Wednesday, November 25, 2009

Finders Keepers (Greater Atlanta)

Tina, Nina (2), Nathan (3), Joy, Tanya, Noah (1) and me

Nathan and Noah front and center while Nina finds her groove in the background

I am hyper self conscious about dancing. Always have been and barring a miracle probably always will be. My earliest memory of this crippling self consciousness is a Grade 7 dance at my school in Harare. It was there that I started my distinguished career as a wall flower. Around that same time I was at a party hosted by a French friend of our family, Guilhem. I have this vivid image of standing against the wall and watching in abject fascination as his roommate Jean Luc danced with complete abandon, utterly unconcerned whether people were watching or not. Part of me desired that freedom. The other part was horrified of what others would think of me. I'll let you guess what part won the battle.

There have been brief moments when I allowed myself to dance in front of people. I remember dancing in front of my housemates the year I lived in SouthWest Philaldelphia, but I don't remember what precipitated that MC Hammer moment. Heidi and Peter Dillon's wedding also comes to mind. In fact, I think there is video evidence of that still floating around somewhere. I am pretty sure that one was due to some arm turning by a pushy DJ. Adam Severin's wedding in LA is the only other time I can think of. I remember a few glasses of wine and a song by Outkast aiding and abetting that affront against the dance floor. But overall, 36 years have come and gone and I can count the number of times I have let myself dance and be free on one hand ... and still have fingers left over.

Be afraid. Be very afraid. The rare dance, Fall 1995

I disclose all this because on Wednesday night I was sitting in a suburb of Atlanta with my host Joy Tyler and some of her extended family. There were three children in the room: Nathan, age 3, Nina age 2 and Noah, age 1. Music was playing from their PS2 and all of a sudden an episode of The Soul Train broke out, kids edition. The good news was I wasn't a wallflower. I was a couchflower instead. I sat there and watched them get taken away by the music, bouncing around the room and grooving to the beat without an ounce of self consciousness. There are few things as innately joyous as watching kids dancing. It goes on a short list with puppies and energetic gospel choirs as things that immediately make me smile and enjoy life just a bit more.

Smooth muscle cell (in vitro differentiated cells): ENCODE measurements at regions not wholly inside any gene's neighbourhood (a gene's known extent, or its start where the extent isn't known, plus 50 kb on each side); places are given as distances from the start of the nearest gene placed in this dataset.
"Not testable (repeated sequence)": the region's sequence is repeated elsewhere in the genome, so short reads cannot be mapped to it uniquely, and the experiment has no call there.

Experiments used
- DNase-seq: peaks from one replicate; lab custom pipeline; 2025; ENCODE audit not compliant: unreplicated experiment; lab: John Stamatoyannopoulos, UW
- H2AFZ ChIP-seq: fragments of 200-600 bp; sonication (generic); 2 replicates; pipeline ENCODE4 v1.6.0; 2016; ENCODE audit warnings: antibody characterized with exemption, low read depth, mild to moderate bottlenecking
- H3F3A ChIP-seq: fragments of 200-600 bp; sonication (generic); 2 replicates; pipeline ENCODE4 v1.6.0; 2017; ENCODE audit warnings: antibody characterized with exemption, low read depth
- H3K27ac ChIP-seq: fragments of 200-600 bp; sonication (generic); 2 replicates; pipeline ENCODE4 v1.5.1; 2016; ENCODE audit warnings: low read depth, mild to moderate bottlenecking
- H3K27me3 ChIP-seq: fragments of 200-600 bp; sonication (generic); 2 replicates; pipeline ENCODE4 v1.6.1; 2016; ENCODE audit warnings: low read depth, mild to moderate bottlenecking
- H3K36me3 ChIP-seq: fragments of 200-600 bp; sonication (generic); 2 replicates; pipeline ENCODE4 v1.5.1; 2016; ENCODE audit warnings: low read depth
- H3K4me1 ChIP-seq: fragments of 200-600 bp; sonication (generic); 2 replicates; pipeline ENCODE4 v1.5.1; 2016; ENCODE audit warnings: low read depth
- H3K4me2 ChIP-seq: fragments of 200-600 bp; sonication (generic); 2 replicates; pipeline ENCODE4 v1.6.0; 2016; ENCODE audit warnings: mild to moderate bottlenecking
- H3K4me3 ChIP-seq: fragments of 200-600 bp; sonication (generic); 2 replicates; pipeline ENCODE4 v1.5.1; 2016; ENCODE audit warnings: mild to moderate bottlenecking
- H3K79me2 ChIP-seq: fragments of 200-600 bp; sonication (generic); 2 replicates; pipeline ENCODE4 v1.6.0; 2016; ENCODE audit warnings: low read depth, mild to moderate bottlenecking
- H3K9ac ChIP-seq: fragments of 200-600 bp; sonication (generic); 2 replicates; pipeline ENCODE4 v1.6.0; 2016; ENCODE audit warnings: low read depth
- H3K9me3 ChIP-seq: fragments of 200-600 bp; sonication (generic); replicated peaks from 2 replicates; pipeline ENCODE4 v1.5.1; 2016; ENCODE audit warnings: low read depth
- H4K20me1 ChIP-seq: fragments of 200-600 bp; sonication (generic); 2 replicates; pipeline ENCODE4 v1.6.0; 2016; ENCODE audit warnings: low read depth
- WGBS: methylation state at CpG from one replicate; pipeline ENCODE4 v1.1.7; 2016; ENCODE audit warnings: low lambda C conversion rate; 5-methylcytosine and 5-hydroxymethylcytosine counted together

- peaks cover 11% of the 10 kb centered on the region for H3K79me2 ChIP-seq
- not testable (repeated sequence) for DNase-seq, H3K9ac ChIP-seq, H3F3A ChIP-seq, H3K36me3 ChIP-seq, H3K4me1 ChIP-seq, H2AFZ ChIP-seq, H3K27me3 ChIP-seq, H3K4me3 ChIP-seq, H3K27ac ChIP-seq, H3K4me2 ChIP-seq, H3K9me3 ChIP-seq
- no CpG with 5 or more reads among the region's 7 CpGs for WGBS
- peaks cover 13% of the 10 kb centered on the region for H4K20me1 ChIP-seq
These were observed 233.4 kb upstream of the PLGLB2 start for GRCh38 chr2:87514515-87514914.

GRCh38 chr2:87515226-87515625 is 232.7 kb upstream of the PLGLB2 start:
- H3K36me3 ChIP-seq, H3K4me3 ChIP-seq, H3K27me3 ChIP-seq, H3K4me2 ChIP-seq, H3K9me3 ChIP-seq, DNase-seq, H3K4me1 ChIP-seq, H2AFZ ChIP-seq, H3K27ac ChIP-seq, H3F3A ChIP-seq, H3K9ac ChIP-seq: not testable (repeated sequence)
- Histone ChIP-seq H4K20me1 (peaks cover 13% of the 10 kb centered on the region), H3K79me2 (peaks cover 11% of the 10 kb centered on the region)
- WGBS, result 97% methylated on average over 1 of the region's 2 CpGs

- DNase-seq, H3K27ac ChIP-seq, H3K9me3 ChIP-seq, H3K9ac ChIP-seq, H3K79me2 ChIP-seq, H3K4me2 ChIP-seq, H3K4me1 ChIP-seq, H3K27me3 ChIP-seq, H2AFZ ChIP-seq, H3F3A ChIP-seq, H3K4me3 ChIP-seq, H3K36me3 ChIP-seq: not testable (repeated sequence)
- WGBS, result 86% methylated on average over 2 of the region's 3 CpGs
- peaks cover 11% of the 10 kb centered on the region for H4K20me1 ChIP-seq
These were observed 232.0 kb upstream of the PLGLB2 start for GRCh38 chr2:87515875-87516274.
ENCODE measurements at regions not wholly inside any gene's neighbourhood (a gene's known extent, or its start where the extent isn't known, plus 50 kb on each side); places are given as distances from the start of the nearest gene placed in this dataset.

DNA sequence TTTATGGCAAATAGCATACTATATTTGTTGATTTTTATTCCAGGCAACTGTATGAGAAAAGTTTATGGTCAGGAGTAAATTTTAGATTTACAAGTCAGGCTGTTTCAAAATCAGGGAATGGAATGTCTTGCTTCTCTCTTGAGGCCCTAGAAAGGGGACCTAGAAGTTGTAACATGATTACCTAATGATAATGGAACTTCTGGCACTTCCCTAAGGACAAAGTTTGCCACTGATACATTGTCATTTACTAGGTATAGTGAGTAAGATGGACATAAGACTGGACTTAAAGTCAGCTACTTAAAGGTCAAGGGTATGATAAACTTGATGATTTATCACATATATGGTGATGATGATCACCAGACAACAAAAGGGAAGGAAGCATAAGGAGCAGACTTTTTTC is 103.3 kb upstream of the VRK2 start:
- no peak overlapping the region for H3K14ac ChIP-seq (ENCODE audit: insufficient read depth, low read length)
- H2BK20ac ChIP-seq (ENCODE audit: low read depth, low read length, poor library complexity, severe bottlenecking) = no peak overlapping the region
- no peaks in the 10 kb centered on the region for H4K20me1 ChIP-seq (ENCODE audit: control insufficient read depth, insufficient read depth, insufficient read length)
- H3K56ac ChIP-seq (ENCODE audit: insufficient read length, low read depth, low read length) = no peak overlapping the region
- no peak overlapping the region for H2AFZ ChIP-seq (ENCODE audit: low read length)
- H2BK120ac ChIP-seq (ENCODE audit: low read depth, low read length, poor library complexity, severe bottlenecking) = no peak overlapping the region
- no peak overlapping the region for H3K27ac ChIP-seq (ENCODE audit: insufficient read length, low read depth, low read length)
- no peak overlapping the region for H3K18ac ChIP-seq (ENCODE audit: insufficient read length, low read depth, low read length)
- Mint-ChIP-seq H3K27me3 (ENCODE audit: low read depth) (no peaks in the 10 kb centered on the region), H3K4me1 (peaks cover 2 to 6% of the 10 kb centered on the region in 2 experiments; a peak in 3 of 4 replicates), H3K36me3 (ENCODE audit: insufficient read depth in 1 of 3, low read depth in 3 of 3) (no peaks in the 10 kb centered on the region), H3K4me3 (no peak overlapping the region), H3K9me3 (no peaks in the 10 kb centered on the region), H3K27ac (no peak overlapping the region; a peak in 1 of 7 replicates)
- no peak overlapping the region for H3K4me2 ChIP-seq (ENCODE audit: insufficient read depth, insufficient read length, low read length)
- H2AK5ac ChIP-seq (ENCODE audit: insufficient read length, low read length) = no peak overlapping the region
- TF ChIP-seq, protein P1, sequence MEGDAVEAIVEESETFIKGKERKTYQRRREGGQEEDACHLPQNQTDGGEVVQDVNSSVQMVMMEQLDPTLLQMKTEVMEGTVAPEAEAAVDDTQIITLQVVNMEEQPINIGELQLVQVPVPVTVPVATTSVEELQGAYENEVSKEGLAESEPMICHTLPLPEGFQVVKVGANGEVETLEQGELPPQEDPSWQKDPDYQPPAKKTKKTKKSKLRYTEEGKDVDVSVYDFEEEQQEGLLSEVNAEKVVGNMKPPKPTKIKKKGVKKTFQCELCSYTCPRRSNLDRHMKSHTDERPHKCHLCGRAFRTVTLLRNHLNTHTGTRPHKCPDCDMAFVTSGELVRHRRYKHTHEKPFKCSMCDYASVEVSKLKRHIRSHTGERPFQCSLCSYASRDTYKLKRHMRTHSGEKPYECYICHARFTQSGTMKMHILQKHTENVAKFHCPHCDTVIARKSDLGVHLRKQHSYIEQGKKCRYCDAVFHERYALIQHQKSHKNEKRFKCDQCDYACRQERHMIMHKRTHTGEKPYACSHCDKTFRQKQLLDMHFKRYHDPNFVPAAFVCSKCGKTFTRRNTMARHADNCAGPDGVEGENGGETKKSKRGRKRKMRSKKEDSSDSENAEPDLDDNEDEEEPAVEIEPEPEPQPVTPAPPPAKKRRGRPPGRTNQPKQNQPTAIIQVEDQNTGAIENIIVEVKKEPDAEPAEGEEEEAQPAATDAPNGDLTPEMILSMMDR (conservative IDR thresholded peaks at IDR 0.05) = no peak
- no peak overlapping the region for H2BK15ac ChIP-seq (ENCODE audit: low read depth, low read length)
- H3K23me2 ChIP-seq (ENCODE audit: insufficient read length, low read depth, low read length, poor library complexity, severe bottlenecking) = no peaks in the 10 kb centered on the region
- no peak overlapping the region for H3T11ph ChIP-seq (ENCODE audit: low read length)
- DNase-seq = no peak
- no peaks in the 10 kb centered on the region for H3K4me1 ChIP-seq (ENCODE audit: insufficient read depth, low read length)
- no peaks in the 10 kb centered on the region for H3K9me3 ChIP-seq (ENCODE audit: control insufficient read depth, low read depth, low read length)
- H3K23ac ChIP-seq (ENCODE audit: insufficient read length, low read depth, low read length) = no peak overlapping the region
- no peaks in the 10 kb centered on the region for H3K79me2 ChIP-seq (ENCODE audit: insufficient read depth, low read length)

All the adults in the room were encouraging the kids as they danced. Tina exhorted her daughter.

"Go ahead." She called out playfully at as her daughter Nina strutted across the room.

"Find it Nina." Her daughter drew deeper into the music, swinging her arms and pursing her lips.

"Keep it, baby. Hold on to it." Nina now had her rhythm. There wasn't anything that was going to disturb that groove. That is, until an errant dance kick from her cousin Nathan caught her just above the eye. That brought a brief crying intermission to the dance party but within three minutes a hug had been administered and an apology proferred and they were out on the dance floor again ... finding the rhythm and then keeping it in their grasp.

That scene would never have happened in my living room growing up. It just isn't a part of the DNA of my family. Or maybe it is that Peter, Paul and Mary isn't exactly dance music. (You try to dance to Polly Von and then tell me how successful you were.) Needless to say, experiencing this alien scene made me a bit envious. I'm going to put "lose my self consciousness about dancing" on my bucket list along with learning Spanish, studying guitar and being in a community theater production of Rent as Roger.

For now, I can still enjoy watching others dance. It was a joyous way to spend part of the night before Thanksgiving. So I give thanks to Joy and Tina and Tanya and Nathan and Noah and Nina. I found joy in that apartment ... and I've kept it in my memory. Finders Keepers.

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